Japanese Artist Fuses Electronic Music with Video Art

Japanese Artist, Eguo Mizuno, AKA Video Bouillon, creates videos in collaboration with no one other than himself. As an artist, Eguo has always looked to his surroundings and Japanese roots for inspiration to create.

Unlike most artists, Eguo is a one-man show. He fills the role of director, cinematographer, videographer, and the creator of visual arts and music for each of his video creations.


EVEN by Eguo Mizuno

Many of Eugo’s inspirations come from art itself and from childhood memories. Learn more about Eugo and his work through our interview with him!

THE PLUS: Hi Eguo! Tell us about yourself.

Eguo Mizuno: Thanks for having me! My videos fuse electronic music and images. I began Audio Visual Live Performance in 2017, and I performed at one of the most popular Live houses in Tokyo, Ebisu LIQUIDROOM.

In 2018, I started a project called Live DJ Party. My video and music experience is extensive. I also have a YouTube channel that features many of my videos.

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TP: You go by ‘Video Bouillon’. What’s the story behind that name?

EM: To me, videos and bouillon are very similar at their core. Videos include information such as visuals, images, letters, and sounds. Similarly, bouillon is composed of various ingredients such as vegetables, meats, fish, and other, and can make an astonishing broth.

These similarities led me to choose video as my main medium, as well as a part of my artist name. However, I also go by Eguo because it has been a lifelong nickname!

TP: Looking at your social media, it seems that you are a very well-rounded artist. Tell us more!

EM: My art is extremely unique, and it is almost impossible to find an alternative to it.
My first album which is called Digital Maze and 4 other video clips have just been released this November.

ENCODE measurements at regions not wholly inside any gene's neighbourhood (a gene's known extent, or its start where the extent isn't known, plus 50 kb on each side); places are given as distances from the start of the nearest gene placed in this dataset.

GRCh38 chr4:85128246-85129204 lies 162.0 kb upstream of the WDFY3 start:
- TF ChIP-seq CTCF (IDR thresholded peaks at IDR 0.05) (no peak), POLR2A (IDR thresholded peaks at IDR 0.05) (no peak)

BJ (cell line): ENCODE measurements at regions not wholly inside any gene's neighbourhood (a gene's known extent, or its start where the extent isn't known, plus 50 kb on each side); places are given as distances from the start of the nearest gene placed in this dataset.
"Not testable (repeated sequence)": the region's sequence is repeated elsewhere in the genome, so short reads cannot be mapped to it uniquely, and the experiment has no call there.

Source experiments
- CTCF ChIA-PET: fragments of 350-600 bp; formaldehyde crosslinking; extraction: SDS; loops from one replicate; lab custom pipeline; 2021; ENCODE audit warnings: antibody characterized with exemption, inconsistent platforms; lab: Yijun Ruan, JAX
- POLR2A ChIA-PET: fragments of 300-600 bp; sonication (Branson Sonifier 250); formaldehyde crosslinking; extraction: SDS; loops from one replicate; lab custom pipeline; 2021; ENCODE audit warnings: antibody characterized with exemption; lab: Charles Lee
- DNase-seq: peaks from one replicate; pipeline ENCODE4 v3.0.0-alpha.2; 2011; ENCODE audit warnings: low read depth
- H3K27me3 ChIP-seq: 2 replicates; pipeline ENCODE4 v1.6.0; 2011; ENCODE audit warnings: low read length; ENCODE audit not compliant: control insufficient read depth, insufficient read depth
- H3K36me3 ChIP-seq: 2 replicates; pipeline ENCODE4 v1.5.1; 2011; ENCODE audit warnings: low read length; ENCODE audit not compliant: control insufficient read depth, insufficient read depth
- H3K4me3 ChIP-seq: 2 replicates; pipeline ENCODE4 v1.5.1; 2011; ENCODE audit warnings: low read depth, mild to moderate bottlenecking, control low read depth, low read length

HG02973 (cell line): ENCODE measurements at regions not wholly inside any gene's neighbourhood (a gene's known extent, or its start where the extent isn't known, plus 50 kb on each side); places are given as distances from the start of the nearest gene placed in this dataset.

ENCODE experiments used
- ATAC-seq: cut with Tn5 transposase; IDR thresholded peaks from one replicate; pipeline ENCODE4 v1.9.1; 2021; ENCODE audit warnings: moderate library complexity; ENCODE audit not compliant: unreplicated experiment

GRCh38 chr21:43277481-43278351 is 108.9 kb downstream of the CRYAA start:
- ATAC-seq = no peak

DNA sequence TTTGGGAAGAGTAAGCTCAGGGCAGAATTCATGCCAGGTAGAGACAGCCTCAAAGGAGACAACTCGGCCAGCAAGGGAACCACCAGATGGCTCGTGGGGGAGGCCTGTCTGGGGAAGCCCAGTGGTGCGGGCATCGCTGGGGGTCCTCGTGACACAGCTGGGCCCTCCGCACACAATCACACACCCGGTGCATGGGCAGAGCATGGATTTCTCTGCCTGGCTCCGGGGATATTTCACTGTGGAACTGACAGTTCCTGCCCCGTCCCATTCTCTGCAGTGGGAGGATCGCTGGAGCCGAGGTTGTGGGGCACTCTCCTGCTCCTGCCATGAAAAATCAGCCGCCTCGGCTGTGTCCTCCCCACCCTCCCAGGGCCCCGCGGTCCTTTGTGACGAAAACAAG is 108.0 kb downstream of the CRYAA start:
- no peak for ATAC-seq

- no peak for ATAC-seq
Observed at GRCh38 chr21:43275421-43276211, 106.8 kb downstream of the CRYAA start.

The best way I can express myself is through my art. Specifically, this includes , breaking down and decomposing an existing video clip, and reconstructing through audio visual live performance. It is hard to describe, so please check my future lives!

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TP: We loved your video, “Even.” What was your inspiration here?

EM: Let me briefly explain my process of making a piece…
I first start with making most of the track. In order to create music images I pick up a pile of the footage I have taken in a day and arrange them like putting puzzle pieces together – one of my favourite hobbies is to find interesting views and that becomes CG stock footage for my work. For “Even,” I had two main sources of inspiration throughout the production process. The first inspiration came to me while making music.

In the middle of making music, I went out to watch a movie,『2001: A Space trip (IMAX version)』which I repeatedly watched as a child. I was overwhelmed by the film’s perspective of the world; it had amazing audiovisuals.The way I felt watching that movie always motivates me to create strong audiovisuals, and inspired my imagination. My second inspiration came to me while creating the images. I realise that I love to see random objects arranged in a beautiful manner; it feels spiritual to me.

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Being Japanese, it may be that I sense its roots to Shintoism and the Seven Gods of good fortune. Shintoism is very different from Western religion. Everything is based on nature.
The Ancient Japanese used to see Gods in nature; for instance, in the sky, wind, rivers, mountains, trees, stones, and even man-made artifacts. I believe that these beliefs and feelings had a major role in my inspiration for “Even.”

There are many figurines at my home, such as Dharma – traditionally loved by Japanese as a talisman, the Tower of Sun, animals, and a monkey. I often look at the monkey and stare at him for a while; it sometimes feels as if he’s alive.
I decided I wanted to create “Even” from his world.

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TP: It’s very impressive that you were the director, cinematographer, editor, and did the visual effects and music. Did you have a favourite role?

EM: It is hard to pick a particular role in a production because each job is challenging and worth the effort. If I had to choose though, it would be making the music. During this process, I can purely follow my heart and imagination.